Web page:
Australia provides $7.3 mln to combat violence against Vietnamese women, children

By Khanh Lynh   May 25, 2021 | 12:51 pm GMT+7
The Australian government is funding a $7.3 mln program that seeks to help women and children in Vietnam live a life free of violence.

It would be implemented from June 2021 to July 2025, the United Nations Population Fund (UNFPA) said in a press release on Monday.

Organizers expect the program to promote laws and policies, increase resource allocation and strengthen coordination to prevent and respond to violence against women and children, in line with national and international standards and commitments.

They hope to see gender and social norm change promoted through communication, awareness raising, advocacy and community mobilization.

A women and her son leave hospital after being treated for Covid-19 in Binh Thuan Province, April 2020. Photo by VnExpress/Viet Quoc.

A women and her son leave hospital after being treated for Covid-19 in Binh Thuan Province, April 2020. Photo by VnExpress/Viet Quoc.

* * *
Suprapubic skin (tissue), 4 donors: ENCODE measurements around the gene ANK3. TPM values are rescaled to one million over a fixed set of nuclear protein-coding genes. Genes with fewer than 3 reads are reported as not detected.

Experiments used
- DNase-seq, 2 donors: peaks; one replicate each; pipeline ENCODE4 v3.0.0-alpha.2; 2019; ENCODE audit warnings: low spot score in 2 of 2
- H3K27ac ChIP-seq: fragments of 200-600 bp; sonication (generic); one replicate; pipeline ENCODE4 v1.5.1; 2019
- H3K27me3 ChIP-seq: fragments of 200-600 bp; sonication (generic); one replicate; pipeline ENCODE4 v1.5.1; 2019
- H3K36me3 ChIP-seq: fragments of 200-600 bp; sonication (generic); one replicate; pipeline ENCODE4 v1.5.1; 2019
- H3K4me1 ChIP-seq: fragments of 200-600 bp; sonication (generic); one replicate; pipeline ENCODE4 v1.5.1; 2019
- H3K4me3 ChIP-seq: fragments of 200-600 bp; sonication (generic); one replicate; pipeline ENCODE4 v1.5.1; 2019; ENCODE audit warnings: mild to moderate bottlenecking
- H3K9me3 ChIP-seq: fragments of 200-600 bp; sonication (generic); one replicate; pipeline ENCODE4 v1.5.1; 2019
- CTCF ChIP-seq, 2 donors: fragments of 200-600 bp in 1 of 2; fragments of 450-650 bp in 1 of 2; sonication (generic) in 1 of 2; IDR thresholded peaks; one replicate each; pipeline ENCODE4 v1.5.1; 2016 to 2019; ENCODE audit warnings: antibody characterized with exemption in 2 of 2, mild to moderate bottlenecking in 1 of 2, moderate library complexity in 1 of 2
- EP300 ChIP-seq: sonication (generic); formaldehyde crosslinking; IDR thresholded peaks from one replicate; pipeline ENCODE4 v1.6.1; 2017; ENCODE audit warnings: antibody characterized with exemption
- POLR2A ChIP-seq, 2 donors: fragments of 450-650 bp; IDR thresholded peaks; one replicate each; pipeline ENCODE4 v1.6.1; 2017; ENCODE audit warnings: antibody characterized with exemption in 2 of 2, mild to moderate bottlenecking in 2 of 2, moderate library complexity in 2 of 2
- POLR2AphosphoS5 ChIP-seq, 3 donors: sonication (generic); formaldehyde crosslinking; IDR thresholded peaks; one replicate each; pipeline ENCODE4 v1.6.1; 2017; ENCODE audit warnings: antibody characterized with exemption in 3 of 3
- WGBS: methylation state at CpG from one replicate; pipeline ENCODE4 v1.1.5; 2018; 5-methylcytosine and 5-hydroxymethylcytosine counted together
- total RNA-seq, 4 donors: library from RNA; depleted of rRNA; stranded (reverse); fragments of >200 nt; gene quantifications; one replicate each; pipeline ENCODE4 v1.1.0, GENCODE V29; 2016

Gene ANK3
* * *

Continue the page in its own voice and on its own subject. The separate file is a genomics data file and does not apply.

The program was envisaged after the successful implementation of ‘Supporting Interventions to Eliminate Violence against Women and Children in Vietnam in the Covid-19 Emergency Context,’ between May 2020 and May 2021 also by UNFPA and its partners.

One of its key outcomes was that 832 survivors of violence received direct and full support from trained staff.

Protection services were provided through hotlines run by Anh Duong House, Peace House and CSAGA to more than 13,000 people.

Naomi Kitahara, UNFPA representative in Vietnam, said there is no way for Vietnam to achieve the 2030 Sustainable Development Goals without addressing the issue of violence against women and children.

Rana Flowers, UNICEF representative in Vietnam, said violence against women and children was a major societal problem prior to Covid-19, and countries need to understand that it costs them economic growth.

The 2019 National Study on Violence Against Women in Vietnam, which was supported by the Government of Australia and UNFPA, found that nearly two in three married women (almost 63 per cent) experienced one or more forms of physical, sexual, emotional, and economic violence and controlling behaviors by their husbands.

Besides, 4.4 percent of children faced sexual abuse.

The loss of productivity due to violence against women was estimated at 1.81 percent of GDP in 2018.

 
 
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